Canwest News Service - TSX up for 5th straight day (27 November 2008) Canada's benchmark extended its winning streak to five days Thursday, its longest string of gains since April. The TSX composite index rose 110.25 points, or 1.28 per cent, to 8,753.77. Over the five days, it has climbed 13 per cent.

The Canadian Economic Press on Quebec housing market expected to grow in 2009 (25 November 2008) According to a monthly housing report by financial group Desjardins, resale home prices in Quebec are expected to rise by 1.7% province-wide next year. So far this year the industry has continued to perform well with housing starts increasing in October to an annualized rate of 48,400 from 46,500 in September.

Canwest News Service - Canadian farm receipts surge 13.6% (25 November 2008) Last year's strong rebound in revenue for most crop farmers continued through the first nine months of this year, according to Statistics Canada. For the first nine months of the year, overall market receipts of Canadian farmers, which measure gross revenue and do not take into account expenses, totalled C$30.5 billion, surging 13.6% from the first nine months of 2007. Receipts for crop producers surged 28.9 per cent to C$16.8 billion.

The Globe and Mail - What we can all learn from Nunavut (27 November 2008) Canada's new Health Minister, Leona Aglukkaq, has some fascinating things in her record as Minister of Health and Social Services in Nunavut. 'I know that, in addition to caring for people when they are ill, it is just as important to develop policies, programs and services which keep people from becoming ill,' Ms Aglukkaq wrote in the preface to Nunavut's public health strategy—Developing Healthy Communities. As political leaders mull over how to stimulate the economy with new approaches, the Globe and Mail encourages Ms Aglukkaq to remind them that new thinking is in order in the health field, too. It's not enough to have a C$172-billion-a-year repair shop; Canada needs to invest in creating healthy populations.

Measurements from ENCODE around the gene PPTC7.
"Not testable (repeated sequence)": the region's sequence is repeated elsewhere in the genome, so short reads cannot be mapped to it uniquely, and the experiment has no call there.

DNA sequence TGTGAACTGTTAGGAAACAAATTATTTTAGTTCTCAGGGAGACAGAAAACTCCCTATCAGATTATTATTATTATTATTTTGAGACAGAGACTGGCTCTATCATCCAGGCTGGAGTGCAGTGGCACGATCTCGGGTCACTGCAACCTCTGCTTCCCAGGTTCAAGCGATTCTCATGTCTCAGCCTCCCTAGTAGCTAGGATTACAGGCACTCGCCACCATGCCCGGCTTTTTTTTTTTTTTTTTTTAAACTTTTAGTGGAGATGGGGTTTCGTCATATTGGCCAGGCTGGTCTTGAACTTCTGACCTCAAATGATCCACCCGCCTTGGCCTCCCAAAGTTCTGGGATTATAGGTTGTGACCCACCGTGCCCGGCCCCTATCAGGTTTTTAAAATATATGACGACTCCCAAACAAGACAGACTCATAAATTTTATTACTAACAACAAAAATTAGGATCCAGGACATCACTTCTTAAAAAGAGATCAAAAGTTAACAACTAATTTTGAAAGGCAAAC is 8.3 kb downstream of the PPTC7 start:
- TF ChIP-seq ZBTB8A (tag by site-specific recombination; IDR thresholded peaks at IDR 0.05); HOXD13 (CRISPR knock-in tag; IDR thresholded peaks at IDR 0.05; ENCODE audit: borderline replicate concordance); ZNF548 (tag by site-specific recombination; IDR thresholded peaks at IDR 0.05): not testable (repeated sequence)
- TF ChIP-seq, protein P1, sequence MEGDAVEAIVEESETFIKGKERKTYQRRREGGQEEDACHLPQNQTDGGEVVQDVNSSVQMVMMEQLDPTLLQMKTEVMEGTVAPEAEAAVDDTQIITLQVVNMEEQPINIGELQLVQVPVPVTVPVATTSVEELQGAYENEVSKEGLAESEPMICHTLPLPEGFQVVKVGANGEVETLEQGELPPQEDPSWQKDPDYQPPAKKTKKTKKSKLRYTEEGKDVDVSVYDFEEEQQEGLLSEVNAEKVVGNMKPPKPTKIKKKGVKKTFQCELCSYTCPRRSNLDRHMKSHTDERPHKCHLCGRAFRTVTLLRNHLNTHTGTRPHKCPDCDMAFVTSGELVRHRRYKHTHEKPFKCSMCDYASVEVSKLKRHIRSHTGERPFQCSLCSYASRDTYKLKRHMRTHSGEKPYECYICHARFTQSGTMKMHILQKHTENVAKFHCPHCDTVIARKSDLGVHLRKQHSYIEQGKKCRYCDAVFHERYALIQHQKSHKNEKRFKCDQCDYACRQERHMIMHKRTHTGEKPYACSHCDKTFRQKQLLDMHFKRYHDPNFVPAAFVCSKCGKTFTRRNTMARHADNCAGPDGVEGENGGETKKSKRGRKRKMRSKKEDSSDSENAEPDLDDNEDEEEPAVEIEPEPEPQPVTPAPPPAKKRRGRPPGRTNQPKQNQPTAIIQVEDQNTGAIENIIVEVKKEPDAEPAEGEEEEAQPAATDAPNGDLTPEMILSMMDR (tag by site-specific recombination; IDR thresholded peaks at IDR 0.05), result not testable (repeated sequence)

These are a few of the news reports reflecting Canada's rising invincibility from the growing Yogic Flying groups across Canada and the Invincible America Assembly at Maharishi University of Management and Maharishi Vedic City, USA.